people in the higher risk groups.
These Heat Disorder Symptoms
and pain. In severe cases, swelling of skin,
blisters, fever, headaches.
for mild cases if blisters appear. If
breaking occurs, apply dry sterile dressing.
Serious, extensive cases should be seen by a
spasms usually in muscles of legs and abdomen
possible. Heavy sweating.
pressure on cramping muscles, or gentle
massage to relieve spasm. Give sips of water.
If nausea occurs, discontinue use.
sweating, weakness, skin cold, pale and
clammy. Pulse thready. Normal temperature
possible. Fainting and vomiting.
victim out of sun. Lay down and loosen
clothing. Apply cool wet cloths. Fan or move
victim to air conditioned room. Sips of
water. If nausea occurs, discontinue
use. If vomiting continues, seek immediate
body temperature (106°F, or higher).
Hot dry skin. Rapid and strong pulse.
stroke is a severe medical emergency.
Summon medical assistance or get the victim to
a hospital immediately. Delay can be
the victim to a cooler environment.
Reduce body temperature with cold bath or
sponging. Use extreme caution.
Remove clothing, use fans and air
conditioners. If temperature rises
again, repeat process. Do not give
updated: Thursday, April 07, 2005 05:55 PM
Heat Affects the Body
bodies dissipate heat by varying the rate and depth of
blood circulation, by losing water through the skin and
sweat glands, and -- as the last extremity is reached --
by panting, when blood is heated above 98.6 degrees.
The heart begins to pump more blood, blood vessels dilate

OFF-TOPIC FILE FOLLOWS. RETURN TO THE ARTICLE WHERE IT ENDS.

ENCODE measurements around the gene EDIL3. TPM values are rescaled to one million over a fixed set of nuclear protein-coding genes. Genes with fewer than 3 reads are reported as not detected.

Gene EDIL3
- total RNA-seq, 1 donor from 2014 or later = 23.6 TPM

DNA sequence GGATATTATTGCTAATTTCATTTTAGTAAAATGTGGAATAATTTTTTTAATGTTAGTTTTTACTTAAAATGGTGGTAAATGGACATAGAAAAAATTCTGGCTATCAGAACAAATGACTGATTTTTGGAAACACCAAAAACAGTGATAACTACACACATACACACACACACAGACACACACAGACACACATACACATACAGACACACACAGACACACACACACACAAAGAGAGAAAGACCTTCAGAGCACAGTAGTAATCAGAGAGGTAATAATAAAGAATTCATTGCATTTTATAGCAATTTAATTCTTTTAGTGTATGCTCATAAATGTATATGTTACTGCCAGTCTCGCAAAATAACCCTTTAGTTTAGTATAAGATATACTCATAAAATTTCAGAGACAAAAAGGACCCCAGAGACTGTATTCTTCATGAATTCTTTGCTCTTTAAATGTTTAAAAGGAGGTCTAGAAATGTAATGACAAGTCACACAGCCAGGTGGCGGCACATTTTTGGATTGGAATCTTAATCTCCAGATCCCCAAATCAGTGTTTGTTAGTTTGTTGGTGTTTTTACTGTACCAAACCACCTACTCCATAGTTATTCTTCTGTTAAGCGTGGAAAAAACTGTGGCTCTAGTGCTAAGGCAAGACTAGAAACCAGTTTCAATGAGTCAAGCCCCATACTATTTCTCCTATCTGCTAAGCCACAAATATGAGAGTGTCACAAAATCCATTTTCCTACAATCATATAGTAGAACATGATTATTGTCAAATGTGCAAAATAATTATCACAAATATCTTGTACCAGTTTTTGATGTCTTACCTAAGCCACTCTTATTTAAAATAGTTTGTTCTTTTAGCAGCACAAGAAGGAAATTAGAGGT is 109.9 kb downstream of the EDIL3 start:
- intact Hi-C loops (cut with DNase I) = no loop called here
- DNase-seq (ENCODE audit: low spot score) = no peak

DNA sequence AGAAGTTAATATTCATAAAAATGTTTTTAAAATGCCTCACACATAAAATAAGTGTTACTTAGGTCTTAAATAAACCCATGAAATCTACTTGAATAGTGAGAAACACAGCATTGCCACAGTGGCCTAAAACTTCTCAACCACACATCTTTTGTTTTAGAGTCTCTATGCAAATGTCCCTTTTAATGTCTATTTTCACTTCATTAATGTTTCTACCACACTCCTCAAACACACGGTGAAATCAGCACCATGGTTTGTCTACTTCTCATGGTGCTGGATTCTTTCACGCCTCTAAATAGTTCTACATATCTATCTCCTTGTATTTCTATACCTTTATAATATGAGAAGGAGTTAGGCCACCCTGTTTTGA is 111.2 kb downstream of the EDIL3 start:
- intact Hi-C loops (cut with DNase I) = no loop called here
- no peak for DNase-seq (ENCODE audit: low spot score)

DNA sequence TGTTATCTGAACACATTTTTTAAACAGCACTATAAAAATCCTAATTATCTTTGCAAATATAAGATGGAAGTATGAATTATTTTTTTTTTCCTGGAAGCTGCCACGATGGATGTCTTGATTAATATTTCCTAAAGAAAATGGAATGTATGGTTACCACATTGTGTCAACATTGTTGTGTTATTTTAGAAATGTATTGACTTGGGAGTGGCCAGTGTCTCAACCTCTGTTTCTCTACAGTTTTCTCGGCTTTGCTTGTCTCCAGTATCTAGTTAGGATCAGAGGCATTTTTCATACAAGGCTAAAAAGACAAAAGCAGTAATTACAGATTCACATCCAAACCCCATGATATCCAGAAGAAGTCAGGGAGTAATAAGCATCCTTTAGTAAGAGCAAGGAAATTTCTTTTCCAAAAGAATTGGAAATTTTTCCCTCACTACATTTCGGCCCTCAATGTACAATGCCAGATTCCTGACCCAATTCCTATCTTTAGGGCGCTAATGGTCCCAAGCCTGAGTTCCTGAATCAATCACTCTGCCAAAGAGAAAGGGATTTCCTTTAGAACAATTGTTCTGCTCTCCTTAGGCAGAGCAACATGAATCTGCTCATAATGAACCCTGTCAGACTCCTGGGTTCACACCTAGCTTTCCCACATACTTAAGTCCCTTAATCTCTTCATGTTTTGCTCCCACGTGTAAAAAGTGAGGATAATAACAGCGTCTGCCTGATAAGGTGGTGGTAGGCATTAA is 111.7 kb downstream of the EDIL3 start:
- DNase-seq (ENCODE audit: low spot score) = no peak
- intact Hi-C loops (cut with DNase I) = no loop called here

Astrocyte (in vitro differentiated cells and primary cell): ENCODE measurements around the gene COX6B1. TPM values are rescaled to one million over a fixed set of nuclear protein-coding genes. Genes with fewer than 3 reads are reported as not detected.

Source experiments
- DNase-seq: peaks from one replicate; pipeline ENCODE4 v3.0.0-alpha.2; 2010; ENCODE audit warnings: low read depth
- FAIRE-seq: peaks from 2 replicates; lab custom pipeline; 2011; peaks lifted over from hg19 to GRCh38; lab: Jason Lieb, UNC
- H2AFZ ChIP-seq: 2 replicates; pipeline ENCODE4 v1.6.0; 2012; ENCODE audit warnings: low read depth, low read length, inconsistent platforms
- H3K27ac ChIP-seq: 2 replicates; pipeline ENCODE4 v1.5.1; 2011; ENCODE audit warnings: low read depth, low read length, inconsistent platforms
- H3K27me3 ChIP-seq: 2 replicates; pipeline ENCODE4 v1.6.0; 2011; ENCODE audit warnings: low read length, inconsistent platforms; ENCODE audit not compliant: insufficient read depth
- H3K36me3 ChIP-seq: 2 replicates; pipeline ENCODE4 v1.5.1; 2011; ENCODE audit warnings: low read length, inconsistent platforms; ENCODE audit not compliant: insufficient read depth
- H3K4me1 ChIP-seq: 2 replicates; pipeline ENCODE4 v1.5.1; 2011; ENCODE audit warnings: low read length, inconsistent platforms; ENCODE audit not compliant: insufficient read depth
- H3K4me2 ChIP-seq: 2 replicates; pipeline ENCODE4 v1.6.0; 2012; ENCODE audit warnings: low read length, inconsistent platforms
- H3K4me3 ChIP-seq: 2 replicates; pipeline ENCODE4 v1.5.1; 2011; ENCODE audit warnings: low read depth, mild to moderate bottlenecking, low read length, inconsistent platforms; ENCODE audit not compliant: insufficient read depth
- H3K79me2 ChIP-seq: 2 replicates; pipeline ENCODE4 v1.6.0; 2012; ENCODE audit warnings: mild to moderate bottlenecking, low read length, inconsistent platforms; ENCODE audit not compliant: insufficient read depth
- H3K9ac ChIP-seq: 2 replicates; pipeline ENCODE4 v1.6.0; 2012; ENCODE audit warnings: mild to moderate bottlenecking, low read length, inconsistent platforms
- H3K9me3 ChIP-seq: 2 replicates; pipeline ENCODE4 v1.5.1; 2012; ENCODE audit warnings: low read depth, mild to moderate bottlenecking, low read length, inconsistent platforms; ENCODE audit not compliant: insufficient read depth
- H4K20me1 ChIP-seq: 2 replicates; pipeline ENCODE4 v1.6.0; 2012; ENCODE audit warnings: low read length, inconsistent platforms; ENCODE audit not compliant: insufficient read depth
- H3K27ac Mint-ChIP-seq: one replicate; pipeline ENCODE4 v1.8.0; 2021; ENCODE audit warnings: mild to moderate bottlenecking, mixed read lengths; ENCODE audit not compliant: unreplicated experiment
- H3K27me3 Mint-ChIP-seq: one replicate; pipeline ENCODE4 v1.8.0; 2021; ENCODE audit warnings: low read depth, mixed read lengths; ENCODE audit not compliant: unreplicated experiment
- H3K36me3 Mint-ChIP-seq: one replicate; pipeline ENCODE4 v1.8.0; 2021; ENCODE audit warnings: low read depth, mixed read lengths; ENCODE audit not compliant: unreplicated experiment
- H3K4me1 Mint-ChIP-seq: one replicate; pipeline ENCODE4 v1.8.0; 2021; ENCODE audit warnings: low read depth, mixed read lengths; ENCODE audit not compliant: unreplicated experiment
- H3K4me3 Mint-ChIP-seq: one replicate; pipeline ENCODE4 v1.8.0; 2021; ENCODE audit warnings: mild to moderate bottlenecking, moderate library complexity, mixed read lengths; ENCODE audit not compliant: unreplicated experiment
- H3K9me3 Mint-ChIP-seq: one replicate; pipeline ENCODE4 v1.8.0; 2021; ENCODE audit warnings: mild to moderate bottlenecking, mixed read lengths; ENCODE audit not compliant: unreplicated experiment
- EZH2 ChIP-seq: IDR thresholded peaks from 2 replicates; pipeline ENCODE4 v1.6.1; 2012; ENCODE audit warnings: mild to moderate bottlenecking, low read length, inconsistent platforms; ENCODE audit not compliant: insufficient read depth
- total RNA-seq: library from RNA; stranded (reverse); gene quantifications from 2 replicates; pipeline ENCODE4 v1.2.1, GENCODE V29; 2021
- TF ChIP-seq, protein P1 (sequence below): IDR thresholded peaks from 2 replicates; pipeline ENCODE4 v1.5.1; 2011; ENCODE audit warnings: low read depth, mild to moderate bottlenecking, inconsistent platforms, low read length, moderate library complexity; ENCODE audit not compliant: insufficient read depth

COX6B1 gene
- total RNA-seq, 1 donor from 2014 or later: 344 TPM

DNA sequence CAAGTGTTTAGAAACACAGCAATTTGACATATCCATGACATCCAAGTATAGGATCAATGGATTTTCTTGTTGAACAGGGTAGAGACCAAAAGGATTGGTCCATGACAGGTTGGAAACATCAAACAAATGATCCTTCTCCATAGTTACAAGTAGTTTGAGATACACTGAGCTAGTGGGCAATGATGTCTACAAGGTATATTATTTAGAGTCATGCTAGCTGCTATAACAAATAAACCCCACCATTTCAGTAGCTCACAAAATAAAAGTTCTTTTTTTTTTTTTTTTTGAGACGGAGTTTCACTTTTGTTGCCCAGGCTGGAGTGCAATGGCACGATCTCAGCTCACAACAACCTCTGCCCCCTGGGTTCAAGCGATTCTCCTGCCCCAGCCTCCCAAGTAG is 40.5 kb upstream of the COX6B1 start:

to accommodate the increased flow, and the bundles of tiny
capillaries threading through the upper layers of skin are
put into operation. The body's blood is circulated closer
to the skin's surface, and excess heat drains off into the
cooler atmosphere. At the same time, water diffuses
through the skin as perspiration. The skin handles
about 90 percent of the body's heat dissipating function.
by itself, does nothing to cool the body, unless the water
is removed by evaporation -- and high relative humidity
retards evaporation. The evaporation process itself works
this way: the heat energy required to evaporate the sweat
is extracted from the body, thereby cooling it. Under
conditions of high temperature (above 90 degrees) and high
relative humidity, the body is doing everything it can to
maintain 98.6 degrees inside. The heart is pumping a
torrent of blood through dilated circulatory vessels; the
sweat glands are pouring liquid -- including essential
dissolved chemicals, like sodium and chloride -- onto the
surface of the skin.
disorders generally have to do with a
reduction or collapse of the body's
ability to shed heat by circulatory
changes and sweating, or a chemical (salt)
imbalance caused by too much sweating.
When heat gain exceeds the level the body
can remove, or when the body cannot
compensate for fluids and salt lost
through perspiration, the temperature of
the body's inner core begins to rise and
heat-related illness may develop.
in severity, heat disorders share one
common feature: the individual has
overexposed or over-exercised for his/her
age and physical condition in the existing
with its ultraviolet radiation burns, can
significantly retard the skin's ability to
shed excess heat.
indicate that, other things being equal,
the severity of heat disorders tend to
increase with age -- heat cramps in a
17-year-old may be heat exhaustion in
someone 40, and heat stroke in a person
has to do with adjusting sweat-salt
concentration, among other things.
The idea is to lose enough water to
regulate body temperature, with the least
possible chemical disturbance.